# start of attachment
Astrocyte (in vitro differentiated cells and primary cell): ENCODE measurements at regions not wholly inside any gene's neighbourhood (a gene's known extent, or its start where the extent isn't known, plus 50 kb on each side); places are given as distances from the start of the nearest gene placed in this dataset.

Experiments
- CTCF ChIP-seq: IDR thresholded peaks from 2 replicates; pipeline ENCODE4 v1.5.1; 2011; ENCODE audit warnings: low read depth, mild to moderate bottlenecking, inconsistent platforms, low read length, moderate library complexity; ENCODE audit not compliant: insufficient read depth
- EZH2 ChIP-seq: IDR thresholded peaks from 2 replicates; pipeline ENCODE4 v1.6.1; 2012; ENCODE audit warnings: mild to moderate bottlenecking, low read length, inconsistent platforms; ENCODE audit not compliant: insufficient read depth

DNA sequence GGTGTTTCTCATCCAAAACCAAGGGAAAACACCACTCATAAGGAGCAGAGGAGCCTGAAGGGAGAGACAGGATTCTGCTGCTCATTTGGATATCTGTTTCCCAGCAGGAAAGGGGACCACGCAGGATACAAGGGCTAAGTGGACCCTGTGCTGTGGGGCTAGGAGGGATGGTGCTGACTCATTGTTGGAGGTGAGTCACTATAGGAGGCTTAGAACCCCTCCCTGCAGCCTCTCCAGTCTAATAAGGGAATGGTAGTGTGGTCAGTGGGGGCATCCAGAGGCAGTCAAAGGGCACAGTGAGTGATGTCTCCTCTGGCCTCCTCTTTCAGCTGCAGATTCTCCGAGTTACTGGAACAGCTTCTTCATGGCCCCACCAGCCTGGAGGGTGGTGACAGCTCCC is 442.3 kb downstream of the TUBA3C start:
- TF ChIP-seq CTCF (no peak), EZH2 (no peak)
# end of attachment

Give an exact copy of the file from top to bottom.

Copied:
Astrocyte (in vitro differentiated cells and primary cell): ENCODE measurements at regions not wholly inside any gene's neighbourhood (a gene's known extent, or its start where the extent isn't known, plus 50 kb on each side); places are given as distances from the start of the nearest gene placed in this dataset.

Experiments
- CTCF ChIP-seq: IDR thresholded peaks from 2 replicates; pipeline ENCODE4 v1.5.1; 2011; ENCODE audit warnings: low read depth, mild to moderate bottlenecking, inconsistent platforms, low read length, moderate library complexity; ENCODE audit not compliant: insufficient read depth
- EZH2 ChIP-seq: IDR thresholded peaks from 2 replicates; pipeline ENCODE4 v1.6.1; 2012; ENCODE audit warnings: mild to moderate bottlenecking, low read length, inconsistent platforms; ENCODE audit not compliant: insufficient read depth

DNA sequence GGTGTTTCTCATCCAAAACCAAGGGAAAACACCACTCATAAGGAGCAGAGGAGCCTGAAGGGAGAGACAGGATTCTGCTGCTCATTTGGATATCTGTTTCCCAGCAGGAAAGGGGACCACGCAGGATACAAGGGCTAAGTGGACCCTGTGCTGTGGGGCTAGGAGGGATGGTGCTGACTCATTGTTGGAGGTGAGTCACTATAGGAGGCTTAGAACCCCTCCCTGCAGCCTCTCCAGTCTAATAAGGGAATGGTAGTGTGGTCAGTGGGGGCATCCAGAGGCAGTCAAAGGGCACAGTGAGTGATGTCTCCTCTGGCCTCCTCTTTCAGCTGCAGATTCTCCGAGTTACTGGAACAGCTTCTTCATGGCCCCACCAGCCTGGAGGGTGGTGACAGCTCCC is 442.3 kb downstream of the TUBA3C start:
- TF ChIP-seq CTCF (no peak), EZH2 (no peak)